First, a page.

Shotguns are a favorite type of firearm in the shooting world. Whether you’re talking about hunting or self-defense, shotguns are always going to have a lot of loyalty among gun owners.
But, if you’re like many people, you may not be familiar with the different kinds of ammunition available for shotguns. For example, one popular type of shotgun ammunition is bird shot, but for those interested in self-defense, will bird shot do the job?
If you’ve been wondering that very question, then Larry Case has a few thoughts for you. Why listen to him? Because Case decided to find out the answer to this question.
To do so, he built two different walls to try to simulate a real life situation. Case writes,
The walls were placed about four feet apart to simulate this scenario: If you fire at an intruder in your home with birdshot loads — and miss — what happens to the first wall on impact, what would the effect be on anyone in the simulated hallway, and how would the opposite wall stand up to the pellets? Also to be noted is the spread of the pattern at 10, 15 and 20 feet. Remember: We’re talking about confrontations occurring in the home here, and most would be at very close range.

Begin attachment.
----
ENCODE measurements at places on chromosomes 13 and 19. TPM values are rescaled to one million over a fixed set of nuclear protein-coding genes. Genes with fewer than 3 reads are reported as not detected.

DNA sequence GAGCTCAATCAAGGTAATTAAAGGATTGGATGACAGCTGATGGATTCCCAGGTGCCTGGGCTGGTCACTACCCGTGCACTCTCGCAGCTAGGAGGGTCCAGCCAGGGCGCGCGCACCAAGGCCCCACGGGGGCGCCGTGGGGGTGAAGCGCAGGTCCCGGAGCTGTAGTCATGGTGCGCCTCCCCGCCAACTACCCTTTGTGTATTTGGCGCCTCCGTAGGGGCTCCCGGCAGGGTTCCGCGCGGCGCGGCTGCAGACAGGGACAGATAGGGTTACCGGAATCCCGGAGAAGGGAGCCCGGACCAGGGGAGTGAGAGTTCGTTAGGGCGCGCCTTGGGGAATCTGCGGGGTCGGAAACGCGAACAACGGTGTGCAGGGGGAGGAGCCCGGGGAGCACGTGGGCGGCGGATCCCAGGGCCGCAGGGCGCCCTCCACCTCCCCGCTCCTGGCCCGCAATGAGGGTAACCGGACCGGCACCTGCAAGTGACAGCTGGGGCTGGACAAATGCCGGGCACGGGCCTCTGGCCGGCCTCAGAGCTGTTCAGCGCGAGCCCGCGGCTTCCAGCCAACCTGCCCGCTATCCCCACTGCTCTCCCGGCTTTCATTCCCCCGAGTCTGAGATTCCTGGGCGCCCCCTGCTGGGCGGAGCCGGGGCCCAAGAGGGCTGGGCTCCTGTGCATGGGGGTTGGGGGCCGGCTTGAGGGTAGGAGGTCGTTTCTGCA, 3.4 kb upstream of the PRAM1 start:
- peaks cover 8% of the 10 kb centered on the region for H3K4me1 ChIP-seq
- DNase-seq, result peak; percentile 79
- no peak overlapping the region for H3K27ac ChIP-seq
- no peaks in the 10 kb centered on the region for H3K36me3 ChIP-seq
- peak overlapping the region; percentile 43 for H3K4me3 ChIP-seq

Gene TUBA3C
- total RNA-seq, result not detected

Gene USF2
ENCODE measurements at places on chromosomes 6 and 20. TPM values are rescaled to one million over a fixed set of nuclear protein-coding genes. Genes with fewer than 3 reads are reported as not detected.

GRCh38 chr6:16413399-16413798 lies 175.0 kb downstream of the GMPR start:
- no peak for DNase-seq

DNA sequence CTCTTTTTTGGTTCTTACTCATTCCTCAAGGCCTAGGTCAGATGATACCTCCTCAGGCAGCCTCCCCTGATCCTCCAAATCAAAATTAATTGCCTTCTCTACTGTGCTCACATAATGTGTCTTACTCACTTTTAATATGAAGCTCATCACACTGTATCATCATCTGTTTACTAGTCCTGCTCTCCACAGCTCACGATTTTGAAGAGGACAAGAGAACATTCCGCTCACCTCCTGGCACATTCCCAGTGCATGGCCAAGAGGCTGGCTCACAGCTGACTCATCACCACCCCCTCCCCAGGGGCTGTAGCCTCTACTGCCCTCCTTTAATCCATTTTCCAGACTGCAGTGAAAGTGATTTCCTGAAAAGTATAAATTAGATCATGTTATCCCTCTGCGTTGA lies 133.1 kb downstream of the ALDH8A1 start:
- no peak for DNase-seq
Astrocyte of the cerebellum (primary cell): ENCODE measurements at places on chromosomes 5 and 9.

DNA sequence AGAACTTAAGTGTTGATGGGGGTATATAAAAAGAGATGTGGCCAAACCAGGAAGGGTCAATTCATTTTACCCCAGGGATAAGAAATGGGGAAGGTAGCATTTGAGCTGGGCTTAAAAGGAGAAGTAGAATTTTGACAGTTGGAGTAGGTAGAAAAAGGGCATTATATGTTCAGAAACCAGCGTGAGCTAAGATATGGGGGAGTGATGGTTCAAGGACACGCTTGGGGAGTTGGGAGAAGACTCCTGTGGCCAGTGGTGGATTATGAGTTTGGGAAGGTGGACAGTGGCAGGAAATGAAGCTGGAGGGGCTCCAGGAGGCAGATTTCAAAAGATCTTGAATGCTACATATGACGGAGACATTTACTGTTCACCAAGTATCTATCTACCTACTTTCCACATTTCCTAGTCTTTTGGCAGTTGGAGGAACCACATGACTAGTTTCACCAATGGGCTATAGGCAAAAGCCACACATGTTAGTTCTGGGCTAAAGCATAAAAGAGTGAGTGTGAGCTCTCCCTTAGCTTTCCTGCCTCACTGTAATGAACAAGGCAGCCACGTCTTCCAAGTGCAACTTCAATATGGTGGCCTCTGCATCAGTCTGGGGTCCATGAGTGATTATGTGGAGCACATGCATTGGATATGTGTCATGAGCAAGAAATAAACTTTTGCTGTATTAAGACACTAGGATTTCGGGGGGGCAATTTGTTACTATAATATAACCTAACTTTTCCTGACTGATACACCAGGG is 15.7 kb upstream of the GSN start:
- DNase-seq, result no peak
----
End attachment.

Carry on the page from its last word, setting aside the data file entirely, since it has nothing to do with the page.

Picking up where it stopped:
I placed blocks of Clear Ballistics gel in front of the second wall to get some idea about what penetration would be like if a person should be standing in the hallway when the shot came through the first wall.
The entire test was done with a new Retay USA shotgun, the Masai Mara Warden. Retay makes a full line of the Masai Mara (named for a wildlife reserve in Kenya) shotguns in field guns, turkey and waterfowl models. The Warden is a tactical-home defense model and the latest of this line. All of the testing was done with a modified choke. I used 2¾-inch Aguila sporting clays shotgun ammo, packing 1 1/8-ounce of No. 7½ shot moving at 1,325 fps.
Case then shot at distances of 5, 10, 15, and 20 feet with shot of different sizes. And what did case find? Again, from Case:
All of the shot payloads penetrated both sides of the first wall, making a neat hole in the center of the pattern, very similar to that of a slug.
Pattern of No. 7½ birdshot, shot from 20 feet, entrance hole into first wall.
The shot then struck the Clear Ballistics gel and the second wall. Regarding the shot that struck the wall and not the gel: All of it penetrated the front of the wall. Virtually none of the No. 7½ shot emerged from the rear of the second wall, with the exception of one pellet.
In other words, when you’re dealing with the kinds of distances which occur in home defense, even small shot like bird shot is going to do the job. In other words, it’s going to hurt whoever it hits. A lot.
So, if all you have around the house is bird shot (probably because you’ve been using it for hunting), that’s perfectly okay. It will do the job for home defense.